At trial, the state presented evidence that David did not regularly attend a day school, but did not present evidence that the parents failed to provide their son with home instruction that was substantially equivalent to the instruction given children in the day schools of the locality. At the close of the state's case, defendants moved for a judgment of acquittal on the grounds of failure of proof on the home instruction issue. The motion was overruled. Defendants presented no evidence. The judgment of conviction followed.

The question is whether there was sufficient evidence to sustain the convictions, or, more precisely put, was the state's failure to prove part of the statutory elements of the offense (failure to provide equivalent home instruction) fatal to the state's case? The state, in its brief, "accepts the risk of non-persuasion on the issue of adequacy of home instruction", but argues that the burden of going forward with the evidence on that issue lies with defendants, and that since they failed to meet such burden, the convictions should stand. We do not agree.

*191 The statute in question, § 167.031, reads as follows:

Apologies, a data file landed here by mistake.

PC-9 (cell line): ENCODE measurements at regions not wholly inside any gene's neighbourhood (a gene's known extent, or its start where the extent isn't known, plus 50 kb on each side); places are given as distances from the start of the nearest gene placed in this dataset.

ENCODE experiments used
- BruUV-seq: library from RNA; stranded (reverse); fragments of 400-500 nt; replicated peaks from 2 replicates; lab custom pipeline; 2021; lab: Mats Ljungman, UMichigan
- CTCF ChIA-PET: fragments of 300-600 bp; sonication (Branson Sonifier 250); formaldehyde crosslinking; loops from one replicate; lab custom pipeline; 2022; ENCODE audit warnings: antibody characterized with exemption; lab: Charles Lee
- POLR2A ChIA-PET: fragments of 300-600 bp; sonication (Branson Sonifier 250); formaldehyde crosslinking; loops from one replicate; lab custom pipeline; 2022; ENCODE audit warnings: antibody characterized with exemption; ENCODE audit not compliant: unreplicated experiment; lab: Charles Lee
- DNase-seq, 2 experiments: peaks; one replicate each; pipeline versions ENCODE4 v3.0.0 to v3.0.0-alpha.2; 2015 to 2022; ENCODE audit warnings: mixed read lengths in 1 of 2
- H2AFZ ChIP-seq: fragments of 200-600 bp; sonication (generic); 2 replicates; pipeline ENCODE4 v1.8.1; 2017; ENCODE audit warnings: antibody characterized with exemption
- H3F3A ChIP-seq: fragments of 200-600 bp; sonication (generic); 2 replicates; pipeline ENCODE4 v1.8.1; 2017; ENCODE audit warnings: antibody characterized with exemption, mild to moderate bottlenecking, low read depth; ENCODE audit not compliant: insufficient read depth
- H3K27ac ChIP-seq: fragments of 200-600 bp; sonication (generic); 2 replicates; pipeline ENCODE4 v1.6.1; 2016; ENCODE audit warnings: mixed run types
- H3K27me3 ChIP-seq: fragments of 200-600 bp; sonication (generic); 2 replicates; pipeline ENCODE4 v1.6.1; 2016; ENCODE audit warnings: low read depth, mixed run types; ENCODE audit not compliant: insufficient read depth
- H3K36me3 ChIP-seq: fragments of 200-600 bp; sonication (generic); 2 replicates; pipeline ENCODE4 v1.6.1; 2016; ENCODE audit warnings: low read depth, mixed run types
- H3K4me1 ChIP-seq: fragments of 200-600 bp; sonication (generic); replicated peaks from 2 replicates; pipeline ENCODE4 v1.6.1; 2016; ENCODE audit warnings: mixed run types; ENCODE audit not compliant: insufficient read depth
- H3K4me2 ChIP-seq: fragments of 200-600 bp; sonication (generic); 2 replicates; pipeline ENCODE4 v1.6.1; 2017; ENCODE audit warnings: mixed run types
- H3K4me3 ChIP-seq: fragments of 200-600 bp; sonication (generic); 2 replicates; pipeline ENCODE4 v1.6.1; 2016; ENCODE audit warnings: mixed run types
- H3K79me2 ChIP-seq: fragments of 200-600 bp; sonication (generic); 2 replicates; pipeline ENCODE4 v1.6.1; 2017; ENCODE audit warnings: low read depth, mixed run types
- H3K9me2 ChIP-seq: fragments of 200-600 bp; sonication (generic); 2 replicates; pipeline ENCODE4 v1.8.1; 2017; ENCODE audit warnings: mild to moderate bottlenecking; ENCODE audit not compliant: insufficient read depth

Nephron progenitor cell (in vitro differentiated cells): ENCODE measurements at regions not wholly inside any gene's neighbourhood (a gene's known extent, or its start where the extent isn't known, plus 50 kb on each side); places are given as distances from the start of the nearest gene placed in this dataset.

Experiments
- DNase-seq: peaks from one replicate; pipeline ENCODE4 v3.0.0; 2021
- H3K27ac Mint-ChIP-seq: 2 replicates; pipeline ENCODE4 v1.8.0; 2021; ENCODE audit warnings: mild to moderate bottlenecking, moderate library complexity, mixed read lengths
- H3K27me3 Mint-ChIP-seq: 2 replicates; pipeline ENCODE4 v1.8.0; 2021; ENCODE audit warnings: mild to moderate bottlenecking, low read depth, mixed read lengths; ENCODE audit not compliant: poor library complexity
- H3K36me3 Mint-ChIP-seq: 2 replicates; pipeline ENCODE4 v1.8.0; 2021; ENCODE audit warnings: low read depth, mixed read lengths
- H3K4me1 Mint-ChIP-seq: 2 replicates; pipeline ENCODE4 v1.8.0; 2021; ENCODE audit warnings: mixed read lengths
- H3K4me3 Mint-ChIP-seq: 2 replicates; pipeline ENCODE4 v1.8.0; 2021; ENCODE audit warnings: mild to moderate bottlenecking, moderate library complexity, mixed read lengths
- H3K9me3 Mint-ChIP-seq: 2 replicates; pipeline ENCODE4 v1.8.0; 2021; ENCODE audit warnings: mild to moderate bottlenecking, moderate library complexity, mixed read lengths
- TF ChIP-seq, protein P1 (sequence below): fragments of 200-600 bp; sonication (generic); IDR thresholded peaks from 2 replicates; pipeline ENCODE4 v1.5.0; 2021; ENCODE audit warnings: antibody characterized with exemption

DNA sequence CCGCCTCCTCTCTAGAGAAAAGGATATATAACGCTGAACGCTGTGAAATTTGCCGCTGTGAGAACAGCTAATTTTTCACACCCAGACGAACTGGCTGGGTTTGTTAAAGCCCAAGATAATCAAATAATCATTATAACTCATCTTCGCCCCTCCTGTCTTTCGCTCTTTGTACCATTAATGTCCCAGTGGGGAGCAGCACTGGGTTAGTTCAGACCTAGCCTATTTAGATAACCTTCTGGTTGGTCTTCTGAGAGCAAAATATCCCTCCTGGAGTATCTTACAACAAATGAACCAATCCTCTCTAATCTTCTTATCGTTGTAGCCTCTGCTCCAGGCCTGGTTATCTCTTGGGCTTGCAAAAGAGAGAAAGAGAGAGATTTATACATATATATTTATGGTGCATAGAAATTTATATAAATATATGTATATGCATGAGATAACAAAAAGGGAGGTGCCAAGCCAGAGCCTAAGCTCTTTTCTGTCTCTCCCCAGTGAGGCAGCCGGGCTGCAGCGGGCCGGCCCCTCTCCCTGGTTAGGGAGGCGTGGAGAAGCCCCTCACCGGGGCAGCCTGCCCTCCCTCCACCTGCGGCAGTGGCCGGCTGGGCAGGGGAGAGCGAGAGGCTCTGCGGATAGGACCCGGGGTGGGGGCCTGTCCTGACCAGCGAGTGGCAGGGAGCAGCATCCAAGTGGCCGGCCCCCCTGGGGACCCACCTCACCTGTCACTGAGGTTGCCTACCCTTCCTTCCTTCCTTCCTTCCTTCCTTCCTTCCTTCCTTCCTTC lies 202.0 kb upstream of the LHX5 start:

"Every parent, guardian or other person in this state having charge, control or custody of a child between the ages of seven and sixteen years shall cause the child to attend regularly some day school, public, private, parochial or parish, not less than the entire school term of the school which the child attends or shall provide the child at home with regular daily instructions during the usual school hours which shall, in the judgment of a court of competent jurisdiction, be at least substantially equivalent to the instruction given children of like age in the day schools in the locality in which the child resides; except that (1) A child who, to the satisfaction of the superintendent of schools of the district in which he resides, or if there is no superintendent then the chief school officer, is determined to be mentally or physically incapacitated may be excused from attendance at school for the full time required, or any part thereof; or (2) A child between fourteen and sixteen years of age may be excused from attendance at school for the full time required, or any part thereof, by the superintendent of schools of the district, or if there is none then by a court of competent jurisdiction, when legal employment has been obtained by the child and found to be desirable, and after the parents or guardian of the child have been advised of the pending action. Amended by Laws 1977, p. 355, § A."